* American CEOs recalibrate how to succeed in China
* Business mounts pressure for hardened U.S-China stance
* US concerned China sliding away from market capitalism
* China’s state-led industry tough competition for US
By Paul Eckert and Stella Dawson
WASHINGTON, Dec 9 (Reuters) - Few in the United States would recognize Charlene Barshefsky or remember what she did. Not so in China where the former U.S. Trade Representative says she is stopped in the streets by ordinary people and thanked.
Her gift to the Chinese people was leading the U.S. delegation that negotiated China’s entry to the World Trade Organization in December 2001. The removal of trade barriers heralded unprecedented economic growth for China, vaulting it in a decade to the second largest economy in the world and helping slash its rural poverty rate from 10.2 percent in 2000 to 2.8 percent in 2010.
“The Chinese consider WTO entry the most historic achievement in U.S.-China relations since (U.S. President Richard) Nixon’s visit to China,” in 1972, Barshefsky said.
It is a different story in the United States where, 10 years on, China’s entry into the club of world trading nations is having equally huge ramifications.
The flood of cheap manufactured goods gives an extra $600 a year for the average American family to spend on clothing, shoes, household goods and electronics. But Made in China has hastened the decline of U.S. manufacturing. Factory jobs have shrunk in number by 25 percent the past decade to 11.5 million today, and average factory wages adjusted for inflation have virtually stagnated.
Chinese imports meanwhile have ballooned the U.S.-Sino trade deficit to $273 billion, four times that with any other country. It has stirred anti-China sentiment, a labor union backlash and legislation in Congress to try and force China to let its currency strengthen more rapidly to lower its export advantage.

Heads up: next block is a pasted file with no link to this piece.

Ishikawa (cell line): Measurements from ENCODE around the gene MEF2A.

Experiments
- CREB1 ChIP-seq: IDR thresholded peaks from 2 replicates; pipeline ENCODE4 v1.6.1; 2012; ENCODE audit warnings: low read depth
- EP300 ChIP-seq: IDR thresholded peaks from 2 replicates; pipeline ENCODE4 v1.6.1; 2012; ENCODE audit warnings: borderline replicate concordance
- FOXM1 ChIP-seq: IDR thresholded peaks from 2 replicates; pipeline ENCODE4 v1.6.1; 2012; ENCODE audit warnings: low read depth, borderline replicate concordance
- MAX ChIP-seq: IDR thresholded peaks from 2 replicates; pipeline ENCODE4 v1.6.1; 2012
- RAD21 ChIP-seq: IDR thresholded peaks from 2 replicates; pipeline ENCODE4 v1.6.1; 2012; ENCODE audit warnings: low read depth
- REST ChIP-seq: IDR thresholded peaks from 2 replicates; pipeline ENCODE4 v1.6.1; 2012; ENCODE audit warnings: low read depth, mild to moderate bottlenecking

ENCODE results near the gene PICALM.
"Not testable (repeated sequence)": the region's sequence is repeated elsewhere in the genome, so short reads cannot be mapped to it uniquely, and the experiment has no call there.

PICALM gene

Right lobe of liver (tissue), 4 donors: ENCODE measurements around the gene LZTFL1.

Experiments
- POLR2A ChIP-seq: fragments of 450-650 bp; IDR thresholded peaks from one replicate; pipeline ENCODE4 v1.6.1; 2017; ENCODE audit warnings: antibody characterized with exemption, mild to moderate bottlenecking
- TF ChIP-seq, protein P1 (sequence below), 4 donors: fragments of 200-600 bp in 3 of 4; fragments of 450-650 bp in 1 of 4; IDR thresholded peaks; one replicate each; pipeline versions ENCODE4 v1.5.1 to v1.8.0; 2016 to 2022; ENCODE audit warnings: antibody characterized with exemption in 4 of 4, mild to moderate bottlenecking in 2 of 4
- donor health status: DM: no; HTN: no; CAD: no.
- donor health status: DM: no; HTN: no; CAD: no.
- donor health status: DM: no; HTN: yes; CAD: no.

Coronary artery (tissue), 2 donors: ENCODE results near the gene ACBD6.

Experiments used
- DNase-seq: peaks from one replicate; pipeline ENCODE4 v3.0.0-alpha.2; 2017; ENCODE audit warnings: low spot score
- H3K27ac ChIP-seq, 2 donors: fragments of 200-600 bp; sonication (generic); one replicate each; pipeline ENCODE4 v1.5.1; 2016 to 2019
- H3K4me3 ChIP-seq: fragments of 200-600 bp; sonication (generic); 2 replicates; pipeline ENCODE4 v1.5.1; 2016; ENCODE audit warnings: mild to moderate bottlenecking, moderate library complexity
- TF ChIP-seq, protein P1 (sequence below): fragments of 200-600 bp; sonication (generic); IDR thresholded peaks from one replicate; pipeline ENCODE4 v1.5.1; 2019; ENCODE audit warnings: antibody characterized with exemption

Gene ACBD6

Now American business, lured a decade ago by the promise of a fast-growing Chinese middle class, is starting to shift gears and rethink what the China dream can deliver. Some chief executives are questioning whether the United States is pressing China hard enough to hold up its side of the bargain in joining the elite trade club.
“I think by any definition -- if you look at the raw numbers -- we’ve made a lot of progress. But by the same definition, we’d be fooling ourselves if there isn’t a lot of frustration,” said the man who now holds Barshefky’s old job, U.S. Trade Representative Ron Kirk.
The reconsideration of China is taking place while the United States struggles with an economic slump that has brought high unemployment and doubts about the country’s long-term fiscal health. It is also taking place in an election year, and while China is a regular target in presidential campaigns, even Mitt Romney, with the strongest corporate credentials of all the Republican candidates, has made a point of criticizing China.
Almost 10 years to the day that China joined the WTO on Dec. 11, 2001, Washington is growing concerned that China has lost its commitment to freer trade and that as new leaders prepare to take over next year, China is abandoning its march toward market capitalism in favor of state mercantilism.